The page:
THE Philippines is ready to run the race toward the transition to cleaner and more sustainable energy production and distribution, with experts and industry stakeholders agreeing that there must be a decent mix of renewables and other energy sources to meet the needs of Filipinos and electrify millions more households in the future.
Department of Energy (DOE) Undersecretary Jesus Cristino Posadas said his group is strongly pushing for the development of renewable energy (RE) sources and low- and no-carbon sources like natural gas, hydrogen and nuclear to create a cleaner, more sustainable future for the Philippines.
“We in the DOE have been actively seeking the development and utilization of all, most especially our indigenous energy resources, while working to increase the attractiveness of the country as an energy investment destination,” Posadas said in the Philippine Energy Transition Forum organized by the European Chamber of Commerce of the Philippines (ECCP).
Philippine Energy Independence Council President Don Paulino added that the Philippines is ready for the transition to a clean energy system, especially now that many groups are exploring and developing other sources of energy like natural gas.
“The Philippines has the majority of the elements to transition to a clean energy system,” he said, noting that there are five elements that a country needs to move forward and be innovative.
Paulino listed these elements as: policies and regulations; enabling infrastructure; technology and innovation; market design and financial instruments; and innovative business models.
“Transitioning to RE is quite expensive and a lot of effort is involved. We have to be able to align with one another in such a way that the whole value chain is seamless, complementary, and helpful to one another to allow us to transition,” he said.
Paulino stressed that the Philippines must “operationalize policies and infrastructure and systems” in order to move forward with the transition.
For First Gen Corp. EVP Jon Russell, it is high time for the Philippines to cut its carbon emissions through cleaner energy sources. First Gen is a leading company in energy production through liquefied natural gas.
“The Philippines has a strong reason in wanting to cut emissions in itself. The Philippines is the fourth on the list of countries that nobody wants to be on in 2018,” he said. “Although challenges clearly remain, the tide remains to be in favor of an energy transition.”
Costs go down in the long run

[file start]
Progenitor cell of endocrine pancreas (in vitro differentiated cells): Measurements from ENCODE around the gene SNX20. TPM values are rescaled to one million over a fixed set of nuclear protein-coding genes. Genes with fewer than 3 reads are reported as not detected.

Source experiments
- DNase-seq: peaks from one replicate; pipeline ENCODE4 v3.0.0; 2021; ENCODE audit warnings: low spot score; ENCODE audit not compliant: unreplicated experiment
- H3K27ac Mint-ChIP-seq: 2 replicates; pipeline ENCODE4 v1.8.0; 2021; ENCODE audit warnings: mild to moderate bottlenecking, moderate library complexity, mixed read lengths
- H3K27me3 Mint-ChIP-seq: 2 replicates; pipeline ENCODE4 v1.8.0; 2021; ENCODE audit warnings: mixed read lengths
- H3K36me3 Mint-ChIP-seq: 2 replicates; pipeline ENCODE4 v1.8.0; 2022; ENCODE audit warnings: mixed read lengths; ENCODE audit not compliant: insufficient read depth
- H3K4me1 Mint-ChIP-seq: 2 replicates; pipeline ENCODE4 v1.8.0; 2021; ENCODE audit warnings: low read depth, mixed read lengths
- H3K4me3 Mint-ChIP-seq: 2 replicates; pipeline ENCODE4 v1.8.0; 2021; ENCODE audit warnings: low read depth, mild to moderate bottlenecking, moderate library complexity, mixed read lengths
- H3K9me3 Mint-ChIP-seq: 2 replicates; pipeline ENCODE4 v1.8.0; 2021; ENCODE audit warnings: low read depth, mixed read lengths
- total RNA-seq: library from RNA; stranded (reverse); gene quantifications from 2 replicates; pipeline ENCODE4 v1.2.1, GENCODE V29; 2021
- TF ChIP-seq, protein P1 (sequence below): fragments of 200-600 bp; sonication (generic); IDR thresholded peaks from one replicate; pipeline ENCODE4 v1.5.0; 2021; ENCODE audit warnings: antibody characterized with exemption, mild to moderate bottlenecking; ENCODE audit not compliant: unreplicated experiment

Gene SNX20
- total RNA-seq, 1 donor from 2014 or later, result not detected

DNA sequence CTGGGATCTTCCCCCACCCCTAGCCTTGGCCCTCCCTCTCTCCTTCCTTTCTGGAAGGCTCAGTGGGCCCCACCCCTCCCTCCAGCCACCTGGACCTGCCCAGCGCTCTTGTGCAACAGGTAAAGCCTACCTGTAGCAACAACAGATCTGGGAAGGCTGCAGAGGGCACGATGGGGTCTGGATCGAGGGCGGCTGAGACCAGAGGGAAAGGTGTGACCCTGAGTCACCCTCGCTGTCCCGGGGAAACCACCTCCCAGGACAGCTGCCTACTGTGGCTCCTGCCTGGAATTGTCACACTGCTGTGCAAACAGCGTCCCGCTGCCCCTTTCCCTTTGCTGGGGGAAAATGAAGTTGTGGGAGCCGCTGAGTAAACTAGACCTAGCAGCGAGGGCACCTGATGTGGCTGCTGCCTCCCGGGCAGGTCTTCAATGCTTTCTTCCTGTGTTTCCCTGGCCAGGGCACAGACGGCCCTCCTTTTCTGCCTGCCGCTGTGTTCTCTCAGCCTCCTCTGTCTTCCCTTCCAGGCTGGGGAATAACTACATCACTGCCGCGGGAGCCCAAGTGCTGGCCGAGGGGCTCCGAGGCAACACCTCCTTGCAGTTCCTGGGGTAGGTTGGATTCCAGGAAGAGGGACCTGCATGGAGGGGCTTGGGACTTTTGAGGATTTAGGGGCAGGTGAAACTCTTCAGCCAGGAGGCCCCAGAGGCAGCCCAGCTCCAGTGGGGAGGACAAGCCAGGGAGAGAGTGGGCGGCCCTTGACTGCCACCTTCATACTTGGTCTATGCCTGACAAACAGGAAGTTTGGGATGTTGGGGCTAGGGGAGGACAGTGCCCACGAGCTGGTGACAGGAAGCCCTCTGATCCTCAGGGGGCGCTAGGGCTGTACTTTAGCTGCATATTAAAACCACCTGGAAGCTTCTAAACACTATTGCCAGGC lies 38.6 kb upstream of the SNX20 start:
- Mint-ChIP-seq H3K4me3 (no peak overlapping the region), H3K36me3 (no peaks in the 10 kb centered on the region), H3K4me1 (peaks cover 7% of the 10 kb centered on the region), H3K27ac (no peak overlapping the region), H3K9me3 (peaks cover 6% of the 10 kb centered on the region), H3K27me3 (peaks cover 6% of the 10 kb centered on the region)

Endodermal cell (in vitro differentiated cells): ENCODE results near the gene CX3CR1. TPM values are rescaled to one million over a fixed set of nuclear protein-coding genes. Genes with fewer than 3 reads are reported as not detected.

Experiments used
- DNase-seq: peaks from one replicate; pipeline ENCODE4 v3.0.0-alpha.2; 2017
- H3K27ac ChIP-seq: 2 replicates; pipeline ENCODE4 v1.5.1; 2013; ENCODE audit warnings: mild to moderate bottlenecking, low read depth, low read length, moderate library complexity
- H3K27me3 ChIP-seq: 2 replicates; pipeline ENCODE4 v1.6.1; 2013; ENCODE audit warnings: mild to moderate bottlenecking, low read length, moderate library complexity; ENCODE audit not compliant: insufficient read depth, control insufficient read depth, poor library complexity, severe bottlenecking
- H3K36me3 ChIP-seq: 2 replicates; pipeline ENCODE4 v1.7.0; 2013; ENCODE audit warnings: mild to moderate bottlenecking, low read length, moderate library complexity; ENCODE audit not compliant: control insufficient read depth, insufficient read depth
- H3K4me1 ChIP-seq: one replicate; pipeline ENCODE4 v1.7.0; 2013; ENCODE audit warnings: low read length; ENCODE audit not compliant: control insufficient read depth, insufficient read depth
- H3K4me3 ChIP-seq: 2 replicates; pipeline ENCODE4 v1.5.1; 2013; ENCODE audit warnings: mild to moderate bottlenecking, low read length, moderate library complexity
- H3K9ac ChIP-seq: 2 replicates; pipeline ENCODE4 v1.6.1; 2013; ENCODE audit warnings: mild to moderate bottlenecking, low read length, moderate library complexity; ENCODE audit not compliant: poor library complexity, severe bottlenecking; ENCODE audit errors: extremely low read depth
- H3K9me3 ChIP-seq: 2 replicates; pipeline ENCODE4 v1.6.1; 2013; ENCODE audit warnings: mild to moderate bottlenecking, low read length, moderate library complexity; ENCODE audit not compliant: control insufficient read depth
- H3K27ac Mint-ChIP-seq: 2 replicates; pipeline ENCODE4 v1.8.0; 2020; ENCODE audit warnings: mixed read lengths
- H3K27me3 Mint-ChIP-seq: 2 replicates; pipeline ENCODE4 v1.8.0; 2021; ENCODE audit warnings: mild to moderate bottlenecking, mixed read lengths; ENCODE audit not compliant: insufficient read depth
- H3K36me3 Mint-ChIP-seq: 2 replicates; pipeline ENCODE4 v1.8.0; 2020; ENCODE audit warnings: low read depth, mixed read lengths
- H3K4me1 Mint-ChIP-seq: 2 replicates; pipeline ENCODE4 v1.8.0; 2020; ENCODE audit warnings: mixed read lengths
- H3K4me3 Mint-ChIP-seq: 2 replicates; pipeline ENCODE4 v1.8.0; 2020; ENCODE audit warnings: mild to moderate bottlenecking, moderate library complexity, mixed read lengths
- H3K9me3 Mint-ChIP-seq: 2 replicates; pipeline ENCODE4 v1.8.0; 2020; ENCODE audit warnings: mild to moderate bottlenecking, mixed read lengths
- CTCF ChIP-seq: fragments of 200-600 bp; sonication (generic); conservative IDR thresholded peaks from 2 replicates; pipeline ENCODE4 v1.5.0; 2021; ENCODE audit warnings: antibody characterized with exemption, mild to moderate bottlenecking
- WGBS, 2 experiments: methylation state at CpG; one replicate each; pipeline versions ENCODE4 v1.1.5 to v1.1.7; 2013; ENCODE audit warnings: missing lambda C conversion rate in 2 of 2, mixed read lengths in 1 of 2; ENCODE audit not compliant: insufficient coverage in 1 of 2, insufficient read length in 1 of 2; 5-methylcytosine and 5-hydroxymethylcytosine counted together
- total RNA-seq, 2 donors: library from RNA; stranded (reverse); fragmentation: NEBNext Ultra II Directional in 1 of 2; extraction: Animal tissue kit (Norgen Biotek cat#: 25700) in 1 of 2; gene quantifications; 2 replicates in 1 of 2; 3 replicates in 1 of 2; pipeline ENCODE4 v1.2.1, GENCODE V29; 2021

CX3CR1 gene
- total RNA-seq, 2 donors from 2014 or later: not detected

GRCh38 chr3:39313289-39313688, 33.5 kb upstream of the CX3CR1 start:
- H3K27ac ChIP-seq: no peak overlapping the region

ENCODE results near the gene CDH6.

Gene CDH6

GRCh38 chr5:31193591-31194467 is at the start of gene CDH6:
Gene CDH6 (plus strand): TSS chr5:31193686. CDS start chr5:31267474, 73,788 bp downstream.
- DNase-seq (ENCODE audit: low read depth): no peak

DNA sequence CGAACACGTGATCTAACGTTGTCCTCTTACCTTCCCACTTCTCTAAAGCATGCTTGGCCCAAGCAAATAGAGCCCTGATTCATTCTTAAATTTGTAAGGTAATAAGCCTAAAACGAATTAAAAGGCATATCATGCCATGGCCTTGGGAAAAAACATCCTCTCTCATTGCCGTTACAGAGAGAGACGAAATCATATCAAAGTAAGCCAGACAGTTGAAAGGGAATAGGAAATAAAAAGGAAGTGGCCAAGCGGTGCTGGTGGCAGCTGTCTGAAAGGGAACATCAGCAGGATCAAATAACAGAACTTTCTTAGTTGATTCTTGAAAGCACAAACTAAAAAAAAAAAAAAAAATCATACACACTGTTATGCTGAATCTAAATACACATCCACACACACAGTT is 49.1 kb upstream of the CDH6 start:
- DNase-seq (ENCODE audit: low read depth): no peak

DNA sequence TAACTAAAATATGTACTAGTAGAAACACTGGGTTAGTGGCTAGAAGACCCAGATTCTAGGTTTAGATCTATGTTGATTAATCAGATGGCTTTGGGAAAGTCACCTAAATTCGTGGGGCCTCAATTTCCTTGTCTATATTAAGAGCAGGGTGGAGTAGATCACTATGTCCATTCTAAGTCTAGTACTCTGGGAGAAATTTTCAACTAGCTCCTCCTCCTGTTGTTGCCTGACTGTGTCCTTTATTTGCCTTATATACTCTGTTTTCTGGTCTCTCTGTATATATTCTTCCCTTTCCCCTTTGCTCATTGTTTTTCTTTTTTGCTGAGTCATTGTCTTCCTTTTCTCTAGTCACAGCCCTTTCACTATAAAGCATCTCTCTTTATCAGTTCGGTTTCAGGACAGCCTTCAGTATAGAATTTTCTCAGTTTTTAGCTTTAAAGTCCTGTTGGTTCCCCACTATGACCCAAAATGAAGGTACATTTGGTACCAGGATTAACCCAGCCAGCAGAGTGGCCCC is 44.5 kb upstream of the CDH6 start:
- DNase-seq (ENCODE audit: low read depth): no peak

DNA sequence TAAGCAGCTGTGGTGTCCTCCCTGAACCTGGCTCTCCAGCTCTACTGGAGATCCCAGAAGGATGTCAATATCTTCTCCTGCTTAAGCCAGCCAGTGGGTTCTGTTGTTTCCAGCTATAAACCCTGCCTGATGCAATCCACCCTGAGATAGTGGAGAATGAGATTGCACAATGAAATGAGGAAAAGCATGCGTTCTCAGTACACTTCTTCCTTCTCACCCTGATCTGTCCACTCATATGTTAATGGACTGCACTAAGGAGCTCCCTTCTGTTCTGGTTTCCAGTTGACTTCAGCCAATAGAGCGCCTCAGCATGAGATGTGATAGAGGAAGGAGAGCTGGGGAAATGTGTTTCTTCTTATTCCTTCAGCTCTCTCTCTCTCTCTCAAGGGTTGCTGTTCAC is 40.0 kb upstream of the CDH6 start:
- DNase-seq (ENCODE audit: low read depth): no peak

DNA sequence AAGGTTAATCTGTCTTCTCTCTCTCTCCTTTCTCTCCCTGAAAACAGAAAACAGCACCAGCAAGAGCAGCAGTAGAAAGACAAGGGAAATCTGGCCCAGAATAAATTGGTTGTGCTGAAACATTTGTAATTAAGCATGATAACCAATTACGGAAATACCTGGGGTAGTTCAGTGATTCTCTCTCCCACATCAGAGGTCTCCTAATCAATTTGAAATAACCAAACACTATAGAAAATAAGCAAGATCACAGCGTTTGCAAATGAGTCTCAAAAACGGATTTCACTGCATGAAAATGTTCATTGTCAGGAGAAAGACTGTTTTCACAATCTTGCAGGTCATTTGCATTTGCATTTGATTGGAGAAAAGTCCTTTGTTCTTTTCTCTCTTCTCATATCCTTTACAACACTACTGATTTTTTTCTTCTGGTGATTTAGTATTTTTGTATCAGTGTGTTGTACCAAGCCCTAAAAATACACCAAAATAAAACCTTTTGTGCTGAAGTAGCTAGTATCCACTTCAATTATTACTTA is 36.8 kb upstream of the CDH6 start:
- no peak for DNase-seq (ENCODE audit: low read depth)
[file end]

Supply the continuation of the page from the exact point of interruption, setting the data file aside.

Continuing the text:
Despite the urgency, many still find RE to be more expensive than traditional energy sources today.
But according to Posadas, RE will become cost-effective in the long run, as the agency implements a competitive selection of entities that will be allowed to develop local resources.
He added that RE will allow more households to be electrified.
According to the Institute for Energy Economics and Financial Analysis, shifting to renewable energy will help provide power to as many as 50 million people, especially in remote areas.
“RE will be cheaper in the long run,” Rozzano Briguez, the president of Philippine National Oil Co. Exploration Corp., agreed.
Work in harmony
Aboitiz Power Corp. President Jaime Jose Aboitiz noted that the transition to cleaner energy systems will entail a close collaboration among stakeholders.
“This transition is really an all-nation, all-hands-on-deck type of deal. There is so much required from the government, private sector and academe to work really hard to make sure that any roadblocks that are there are taken away and opportunities are opened up for us to truly transition into a sustainable and renewable energy future,” he said.
Senator Sherwin Gatchalian, who heads the Senate Committee on Energy, said lawmakers fully support this shift to renewables, citing 10 pending bills in the House that will ensure a smoother shift toward a cleaner future.
The bills include the institutionalization of research on energy resources, the use of electric vehicles, the development of waste-to- energy sources, the development of micro grids, and the promotion of natural gas as a sustainable energy source, among others.
“We need a sustainable transition backed by legislation,” he said.